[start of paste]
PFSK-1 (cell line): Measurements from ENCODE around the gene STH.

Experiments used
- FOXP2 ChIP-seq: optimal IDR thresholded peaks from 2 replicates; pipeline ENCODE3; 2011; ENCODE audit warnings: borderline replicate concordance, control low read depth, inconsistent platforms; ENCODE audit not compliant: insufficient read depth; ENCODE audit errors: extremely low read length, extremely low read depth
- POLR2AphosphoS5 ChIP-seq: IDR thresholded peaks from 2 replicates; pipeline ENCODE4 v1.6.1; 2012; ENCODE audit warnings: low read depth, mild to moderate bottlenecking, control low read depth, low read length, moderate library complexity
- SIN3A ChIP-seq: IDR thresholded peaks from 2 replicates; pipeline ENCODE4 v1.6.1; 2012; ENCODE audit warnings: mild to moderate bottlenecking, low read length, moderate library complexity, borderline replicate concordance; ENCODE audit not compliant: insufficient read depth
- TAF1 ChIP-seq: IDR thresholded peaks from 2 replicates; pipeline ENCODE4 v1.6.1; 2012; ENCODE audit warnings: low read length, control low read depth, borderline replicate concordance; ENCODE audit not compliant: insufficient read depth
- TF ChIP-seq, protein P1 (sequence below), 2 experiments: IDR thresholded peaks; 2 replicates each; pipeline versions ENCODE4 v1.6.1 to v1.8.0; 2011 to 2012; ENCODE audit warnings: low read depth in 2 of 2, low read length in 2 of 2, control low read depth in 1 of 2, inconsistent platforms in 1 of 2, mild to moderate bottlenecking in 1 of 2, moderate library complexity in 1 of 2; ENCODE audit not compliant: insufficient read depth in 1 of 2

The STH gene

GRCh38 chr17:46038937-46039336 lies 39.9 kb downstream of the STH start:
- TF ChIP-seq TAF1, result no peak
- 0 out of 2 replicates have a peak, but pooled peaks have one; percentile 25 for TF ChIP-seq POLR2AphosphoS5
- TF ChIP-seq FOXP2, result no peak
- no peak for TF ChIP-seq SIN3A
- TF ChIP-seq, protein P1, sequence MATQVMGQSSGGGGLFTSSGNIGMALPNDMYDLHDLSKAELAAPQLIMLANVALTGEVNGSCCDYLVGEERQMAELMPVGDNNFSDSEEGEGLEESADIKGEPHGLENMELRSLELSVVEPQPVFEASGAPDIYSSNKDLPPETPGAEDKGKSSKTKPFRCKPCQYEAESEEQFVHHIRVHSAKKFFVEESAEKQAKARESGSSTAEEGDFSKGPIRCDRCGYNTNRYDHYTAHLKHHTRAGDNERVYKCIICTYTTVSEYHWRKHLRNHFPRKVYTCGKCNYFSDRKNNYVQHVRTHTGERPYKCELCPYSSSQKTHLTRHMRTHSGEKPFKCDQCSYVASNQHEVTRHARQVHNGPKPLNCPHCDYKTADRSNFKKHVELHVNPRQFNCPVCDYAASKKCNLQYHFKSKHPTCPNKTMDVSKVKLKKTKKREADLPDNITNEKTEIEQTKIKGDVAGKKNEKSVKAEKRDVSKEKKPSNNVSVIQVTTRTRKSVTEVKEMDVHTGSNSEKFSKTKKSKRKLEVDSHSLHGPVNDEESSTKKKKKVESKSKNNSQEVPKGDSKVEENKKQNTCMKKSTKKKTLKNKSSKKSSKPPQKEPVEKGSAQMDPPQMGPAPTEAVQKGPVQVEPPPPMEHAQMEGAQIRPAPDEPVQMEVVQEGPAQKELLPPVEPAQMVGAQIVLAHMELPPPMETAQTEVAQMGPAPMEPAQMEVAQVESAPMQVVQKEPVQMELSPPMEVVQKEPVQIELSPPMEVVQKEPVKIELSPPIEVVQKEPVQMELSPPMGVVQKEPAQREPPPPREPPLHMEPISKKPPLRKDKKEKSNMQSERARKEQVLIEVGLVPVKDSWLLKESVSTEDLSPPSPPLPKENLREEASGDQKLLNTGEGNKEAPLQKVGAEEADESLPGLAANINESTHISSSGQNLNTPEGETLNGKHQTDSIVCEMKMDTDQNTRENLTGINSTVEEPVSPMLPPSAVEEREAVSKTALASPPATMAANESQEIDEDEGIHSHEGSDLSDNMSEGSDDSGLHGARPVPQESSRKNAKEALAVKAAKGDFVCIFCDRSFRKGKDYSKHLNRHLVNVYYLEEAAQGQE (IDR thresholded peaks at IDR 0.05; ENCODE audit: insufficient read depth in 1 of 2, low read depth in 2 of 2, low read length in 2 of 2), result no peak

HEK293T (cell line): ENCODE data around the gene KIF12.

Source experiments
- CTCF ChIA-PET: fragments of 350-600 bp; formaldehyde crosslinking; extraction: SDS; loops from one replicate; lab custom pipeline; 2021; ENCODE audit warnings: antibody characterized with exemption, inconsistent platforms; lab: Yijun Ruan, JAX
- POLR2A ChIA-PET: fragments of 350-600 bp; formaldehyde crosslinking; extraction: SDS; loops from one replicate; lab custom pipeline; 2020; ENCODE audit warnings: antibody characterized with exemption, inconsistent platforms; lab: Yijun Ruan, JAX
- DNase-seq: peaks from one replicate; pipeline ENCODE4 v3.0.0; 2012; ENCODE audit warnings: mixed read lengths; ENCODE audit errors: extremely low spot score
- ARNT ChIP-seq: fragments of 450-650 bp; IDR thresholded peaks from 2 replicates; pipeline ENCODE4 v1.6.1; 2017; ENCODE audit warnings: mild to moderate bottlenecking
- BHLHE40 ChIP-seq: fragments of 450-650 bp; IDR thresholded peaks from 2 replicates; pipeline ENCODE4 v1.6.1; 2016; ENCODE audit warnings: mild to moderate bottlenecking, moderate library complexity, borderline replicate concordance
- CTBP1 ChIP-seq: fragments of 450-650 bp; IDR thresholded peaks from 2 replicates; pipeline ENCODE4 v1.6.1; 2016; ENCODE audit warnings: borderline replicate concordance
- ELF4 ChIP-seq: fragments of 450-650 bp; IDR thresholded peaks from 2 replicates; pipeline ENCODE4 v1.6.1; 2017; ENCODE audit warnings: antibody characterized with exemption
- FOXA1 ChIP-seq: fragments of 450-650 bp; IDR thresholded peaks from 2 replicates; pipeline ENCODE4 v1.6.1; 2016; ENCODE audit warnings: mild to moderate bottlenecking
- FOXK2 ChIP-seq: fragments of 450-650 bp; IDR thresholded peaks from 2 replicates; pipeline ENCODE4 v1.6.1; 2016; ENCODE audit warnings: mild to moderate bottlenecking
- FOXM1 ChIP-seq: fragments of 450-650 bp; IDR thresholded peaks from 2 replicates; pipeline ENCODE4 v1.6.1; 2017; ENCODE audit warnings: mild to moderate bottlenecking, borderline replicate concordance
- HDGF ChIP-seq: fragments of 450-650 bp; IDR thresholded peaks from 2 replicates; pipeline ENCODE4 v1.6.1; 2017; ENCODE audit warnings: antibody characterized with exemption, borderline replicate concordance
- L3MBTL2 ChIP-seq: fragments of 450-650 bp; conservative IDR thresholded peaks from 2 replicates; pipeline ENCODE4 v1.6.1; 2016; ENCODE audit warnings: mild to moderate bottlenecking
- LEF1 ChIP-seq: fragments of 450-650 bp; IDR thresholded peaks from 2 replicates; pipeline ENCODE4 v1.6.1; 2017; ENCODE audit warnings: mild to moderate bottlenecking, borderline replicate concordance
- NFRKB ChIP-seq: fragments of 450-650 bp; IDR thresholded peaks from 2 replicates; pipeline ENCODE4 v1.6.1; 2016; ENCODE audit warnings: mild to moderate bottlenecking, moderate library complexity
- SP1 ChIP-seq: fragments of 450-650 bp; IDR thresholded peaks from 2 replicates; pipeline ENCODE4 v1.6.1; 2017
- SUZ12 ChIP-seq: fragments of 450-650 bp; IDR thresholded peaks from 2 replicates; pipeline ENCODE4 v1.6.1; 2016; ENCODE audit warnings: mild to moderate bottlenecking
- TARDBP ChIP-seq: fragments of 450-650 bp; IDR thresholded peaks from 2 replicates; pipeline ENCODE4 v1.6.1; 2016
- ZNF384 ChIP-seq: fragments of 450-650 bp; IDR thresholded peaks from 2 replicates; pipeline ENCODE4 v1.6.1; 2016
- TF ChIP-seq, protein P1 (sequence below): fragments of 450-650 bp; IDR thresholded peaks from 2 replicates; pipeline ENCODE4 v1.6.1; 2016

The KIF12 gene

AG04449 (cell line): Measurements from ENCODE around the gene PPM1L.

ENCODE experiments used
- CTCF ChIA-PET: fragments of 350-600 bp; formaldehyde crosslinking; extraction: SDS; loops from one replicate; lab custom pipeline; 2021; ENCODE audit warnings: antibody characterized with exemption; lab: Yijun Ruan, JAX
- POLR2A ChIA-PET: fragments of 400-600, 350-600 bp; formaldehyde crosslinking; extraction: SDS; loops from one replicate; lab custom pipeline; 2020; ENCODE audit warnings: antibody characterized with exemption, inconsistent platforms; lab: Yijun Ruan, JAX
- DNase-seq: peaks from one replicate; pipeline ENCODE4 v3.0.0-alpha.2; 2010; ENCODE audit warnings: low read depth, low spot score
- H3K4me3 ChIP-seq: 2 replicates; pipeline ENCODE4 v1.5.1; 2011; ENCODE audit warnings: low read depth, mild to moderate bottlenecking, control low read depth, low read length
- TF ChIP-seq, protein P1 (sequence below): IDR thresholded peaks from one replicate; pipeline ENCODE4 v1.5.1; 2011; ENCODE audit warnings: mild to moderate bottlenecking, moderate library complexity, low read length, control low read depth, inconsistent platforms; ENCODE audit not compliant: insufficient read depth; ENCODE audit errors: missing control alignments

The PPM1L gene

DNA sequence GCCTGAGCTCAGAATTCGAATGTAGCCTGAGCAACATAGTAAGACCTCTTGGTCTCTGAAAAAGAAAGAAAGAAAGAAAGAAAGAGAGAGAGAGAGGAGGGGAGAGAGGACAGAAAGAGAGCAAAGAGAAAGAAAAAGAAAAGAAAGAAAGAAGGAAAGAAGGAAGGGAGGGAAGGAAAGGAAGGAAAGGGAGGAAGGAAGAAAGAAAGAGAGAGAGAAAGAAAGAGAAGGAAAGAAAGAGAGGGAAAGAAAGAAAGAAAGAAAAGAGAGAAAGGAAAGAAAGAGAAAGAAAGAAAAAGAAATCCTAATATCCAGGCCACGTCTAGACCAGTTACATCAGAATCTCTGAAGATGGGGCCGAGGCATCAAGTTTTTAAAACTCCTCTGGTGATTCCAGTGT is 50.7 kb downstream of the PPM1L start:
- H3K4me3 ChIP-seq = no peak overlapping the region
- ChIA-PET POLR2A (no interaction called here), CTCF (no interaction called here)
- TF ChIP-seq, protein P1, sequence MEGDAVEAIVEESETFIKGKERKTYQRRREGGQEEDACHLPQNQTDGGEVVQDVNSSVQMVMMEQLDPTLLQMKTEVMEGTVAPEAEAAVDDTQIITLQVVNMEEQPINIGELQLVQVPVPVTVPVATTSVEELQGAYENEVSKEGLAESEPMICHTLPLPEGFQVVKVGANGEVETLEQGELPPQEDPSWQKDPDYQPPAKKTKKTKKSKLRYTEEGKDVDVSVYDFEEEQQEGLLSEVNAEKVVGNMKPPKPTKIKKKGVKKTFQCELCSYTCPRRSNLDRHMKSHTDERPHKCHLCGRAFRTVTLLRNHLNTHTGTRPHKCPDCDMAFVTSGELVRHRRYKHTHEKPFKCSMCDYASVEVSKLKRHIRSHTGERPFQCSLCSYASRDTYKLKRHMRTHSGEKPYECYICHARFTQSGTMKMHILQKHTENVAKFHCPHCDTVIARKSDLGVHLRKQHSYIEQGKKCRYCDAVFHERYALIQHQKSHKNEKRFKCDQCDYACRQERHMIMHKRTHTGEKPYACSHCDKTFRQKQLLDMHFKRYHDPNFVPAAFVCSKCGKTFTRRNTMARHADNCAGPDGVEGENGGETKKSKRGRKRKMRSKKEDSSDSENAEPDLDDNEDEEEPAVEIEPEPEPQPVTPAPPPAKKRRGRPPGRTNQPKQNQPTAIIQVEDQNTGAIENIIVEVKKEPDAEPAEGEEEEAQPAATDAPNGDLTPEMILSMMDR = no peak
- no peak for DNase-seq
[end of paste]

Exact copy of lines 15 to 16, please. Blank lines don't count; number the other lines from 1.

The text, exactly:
HEK293T (cell line): ENCODE data around the gene KIF12.

Source experiments